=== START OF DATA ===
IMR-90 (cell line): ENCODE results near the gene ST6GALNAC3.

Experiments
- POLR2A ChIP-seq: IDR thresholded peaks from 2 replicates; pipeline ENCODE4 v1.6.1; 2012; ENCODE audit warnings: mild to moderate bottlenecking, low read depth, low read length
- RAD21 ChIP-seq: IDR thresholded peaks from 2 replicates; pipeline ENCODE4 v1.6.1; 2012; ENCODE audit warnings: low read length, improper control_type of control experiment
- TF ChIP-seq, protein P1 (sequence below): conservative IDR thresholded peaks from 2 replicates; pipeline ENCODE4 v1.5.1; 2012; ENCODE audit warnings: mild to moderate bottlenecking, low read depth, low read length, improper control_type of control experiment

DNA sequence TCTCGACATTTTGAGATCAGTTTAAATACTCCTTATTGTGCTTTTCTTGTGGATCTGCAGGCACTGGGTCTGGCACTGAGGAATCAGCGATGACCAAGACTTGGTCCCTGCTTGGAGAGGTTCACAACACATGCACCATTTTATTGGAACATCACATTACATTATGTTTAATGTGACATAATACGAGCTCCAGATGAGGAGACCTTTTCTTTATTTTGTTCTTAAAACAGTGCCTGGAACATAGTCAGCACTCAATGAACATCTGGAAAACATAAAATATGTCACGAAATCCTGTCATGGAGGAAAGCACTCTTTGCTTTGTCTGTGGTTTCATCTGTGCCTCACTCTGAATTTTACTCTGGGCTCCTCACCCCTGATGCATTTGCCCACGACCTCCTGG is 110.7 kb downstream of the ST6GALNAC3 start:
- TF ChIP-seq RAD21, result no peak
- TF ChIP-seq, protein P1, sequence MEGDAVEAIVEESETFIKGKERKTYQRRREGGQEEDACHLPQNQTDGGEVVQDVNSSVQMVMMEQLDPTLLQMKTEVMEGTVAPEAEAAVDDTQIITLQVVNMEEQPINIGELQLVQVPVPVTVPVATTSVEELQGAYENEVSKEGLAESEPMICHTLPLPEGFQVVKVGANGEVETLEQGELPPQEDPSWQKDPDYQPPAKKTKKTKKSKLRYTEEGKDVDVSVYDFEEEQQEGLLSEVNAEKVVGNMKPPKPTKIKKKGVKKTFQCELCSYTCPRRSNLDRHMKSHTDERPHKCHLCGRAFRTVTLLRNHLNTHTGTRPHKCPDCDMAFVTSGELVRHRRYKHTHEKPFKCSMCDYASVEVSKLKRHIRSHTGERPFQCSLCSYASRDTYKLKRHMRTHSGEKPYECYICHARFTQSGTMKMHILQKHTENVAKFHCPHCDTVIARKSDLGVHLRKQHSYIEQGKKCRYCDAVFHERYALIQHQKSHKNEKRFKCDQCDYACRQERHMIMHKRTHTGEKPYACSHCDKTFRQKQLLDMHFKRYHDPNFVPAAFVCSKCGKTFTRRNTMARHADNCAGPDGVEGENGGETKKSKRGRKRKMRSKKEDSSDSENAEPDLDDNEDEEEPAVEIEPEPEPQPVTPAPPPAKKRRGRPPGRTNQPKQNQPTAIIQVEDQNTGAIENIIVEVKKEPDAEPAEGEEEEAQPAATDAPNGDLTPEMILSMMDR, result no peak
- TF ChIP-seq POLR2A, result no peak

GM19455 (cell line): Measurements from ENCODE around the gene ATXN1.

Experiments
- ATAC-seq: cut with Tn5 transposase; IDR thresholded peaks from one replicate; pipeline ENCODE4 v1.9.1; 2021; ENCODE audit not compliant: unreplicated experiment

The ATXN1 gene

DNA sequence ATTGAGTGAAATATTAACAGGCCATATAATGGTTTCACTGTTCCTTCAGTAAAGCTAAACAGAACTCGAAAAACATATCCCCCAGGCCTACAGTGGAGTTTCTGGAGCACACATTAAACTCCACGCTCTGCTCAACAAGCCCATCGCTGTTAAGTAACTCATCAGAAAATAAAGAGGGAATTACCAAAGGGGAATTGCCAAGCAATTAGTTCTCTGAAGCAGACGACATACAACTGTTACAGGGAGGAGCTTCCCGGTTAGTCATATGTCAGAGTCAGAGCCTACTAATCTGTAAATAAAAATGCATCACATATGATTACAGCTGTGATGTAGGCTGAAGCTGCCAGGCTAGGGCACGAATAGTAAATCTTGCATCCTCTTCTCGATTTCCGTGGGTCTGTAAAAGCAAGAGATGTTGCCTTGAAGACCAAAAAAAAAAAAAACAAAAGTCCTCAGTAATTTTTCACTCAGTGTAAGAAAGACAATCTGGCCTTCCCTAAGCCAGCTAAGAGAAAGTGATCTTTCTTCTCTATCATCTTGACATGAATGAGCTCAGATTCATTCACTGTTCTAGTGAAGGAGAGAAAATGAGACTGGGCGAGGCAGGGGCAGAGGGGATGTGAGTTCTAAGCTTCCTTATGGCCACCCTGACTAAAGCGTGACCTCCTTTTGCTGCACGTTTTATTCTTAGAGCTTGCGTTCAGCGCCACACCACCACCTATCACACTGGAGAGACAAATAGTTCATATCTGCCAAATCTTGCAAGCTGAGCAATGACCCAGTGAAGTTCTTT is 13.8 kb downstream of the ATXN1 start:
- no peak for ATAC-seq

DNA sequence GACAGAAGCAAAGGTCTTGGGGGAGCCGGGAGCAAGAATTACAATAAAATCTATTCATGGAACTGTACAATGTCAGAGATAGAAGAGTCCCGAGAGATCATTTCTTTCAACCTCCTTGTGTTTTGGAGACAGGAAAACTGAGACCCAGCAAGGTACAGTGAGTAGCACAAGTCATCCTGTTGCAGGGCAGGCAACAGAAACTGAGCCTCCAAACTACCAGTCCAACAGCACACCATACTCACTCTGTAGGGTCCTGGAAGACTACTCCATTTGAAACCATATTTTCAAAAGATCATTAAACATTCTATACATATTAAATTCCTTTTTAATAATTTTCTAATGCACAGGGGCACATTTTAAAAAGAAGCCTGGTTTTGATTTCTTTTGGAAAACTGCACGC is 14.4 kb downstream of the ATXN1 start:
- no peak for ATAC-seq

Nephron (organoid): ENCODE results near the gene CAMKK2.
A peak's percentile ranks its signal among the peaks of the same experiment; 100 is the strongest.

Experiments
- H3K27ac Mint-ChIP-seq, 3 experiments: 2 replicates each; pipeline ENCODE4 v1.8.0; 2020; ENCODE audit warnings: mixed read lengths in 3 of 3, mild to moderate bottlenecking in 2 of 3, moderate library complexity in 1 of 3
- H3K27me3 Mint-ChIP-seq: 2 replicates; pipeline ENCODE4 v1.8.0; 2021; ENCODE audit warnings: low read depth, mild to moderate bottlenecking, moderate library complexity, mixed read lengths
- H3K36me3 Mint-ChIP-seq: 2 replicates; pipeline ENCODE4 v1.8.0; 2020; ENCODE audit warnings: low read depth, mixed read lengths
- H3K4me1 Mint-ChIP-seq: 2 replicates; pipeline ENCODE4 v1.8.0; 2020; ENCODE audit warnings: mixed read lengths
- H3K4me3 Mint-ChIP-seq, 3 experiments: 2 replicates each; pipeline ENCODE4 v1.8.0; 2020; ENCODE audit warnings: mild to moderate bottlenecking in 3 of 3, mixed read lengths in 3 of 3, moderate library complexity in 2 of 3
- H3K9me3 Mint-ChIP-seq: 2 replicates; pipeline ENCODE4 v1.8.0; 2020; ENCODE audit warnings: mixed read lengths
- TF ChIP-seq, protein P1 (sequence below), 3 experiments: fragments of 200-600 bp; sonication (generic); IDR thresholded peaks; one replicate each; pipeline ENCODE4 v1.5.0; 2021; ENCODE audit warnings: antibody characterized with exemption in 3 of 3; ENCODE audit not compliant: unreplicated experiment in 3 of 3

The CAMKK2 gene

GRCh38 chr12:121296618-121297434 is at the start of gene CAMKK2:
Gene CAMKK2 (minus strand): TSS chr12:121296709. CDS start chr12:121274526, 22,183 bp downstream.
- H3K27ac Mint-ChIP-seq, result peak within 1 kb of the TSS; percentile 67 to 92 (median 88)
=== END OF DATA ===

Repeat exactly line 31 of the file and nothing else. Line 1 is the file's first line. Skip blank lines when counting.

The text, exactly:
- H3K27ac Mint-ChIP-seq, result peak within 1 kb of the TSS; percentile 67 to 92 (median 88)